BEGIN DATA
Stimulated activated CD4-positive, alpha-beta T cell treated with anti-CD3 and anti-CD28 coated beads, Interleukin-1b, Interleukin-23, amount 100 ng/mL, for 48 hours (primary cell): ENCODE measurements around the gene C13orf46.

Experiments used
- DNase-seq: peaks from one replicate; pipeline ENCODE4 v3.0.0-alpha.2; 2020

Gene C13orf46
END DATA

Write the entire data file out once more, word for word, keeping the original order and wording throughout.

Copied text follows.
Stimulated activated CD4-positive, alpha-beta T cell treated with anti-CD3 and anti-CD28 coated beads, Interleukin-1b, Interleukin-23, amount 100 ng/mL, for 48 hours (primary cell): ENCODE measurements around the gene C13orf46.

Experiments used
- DNase-seq: peaks from one replicate; pipeline ENCODE4 v3.0.0-alpha.2; 2020

Gene C13orf46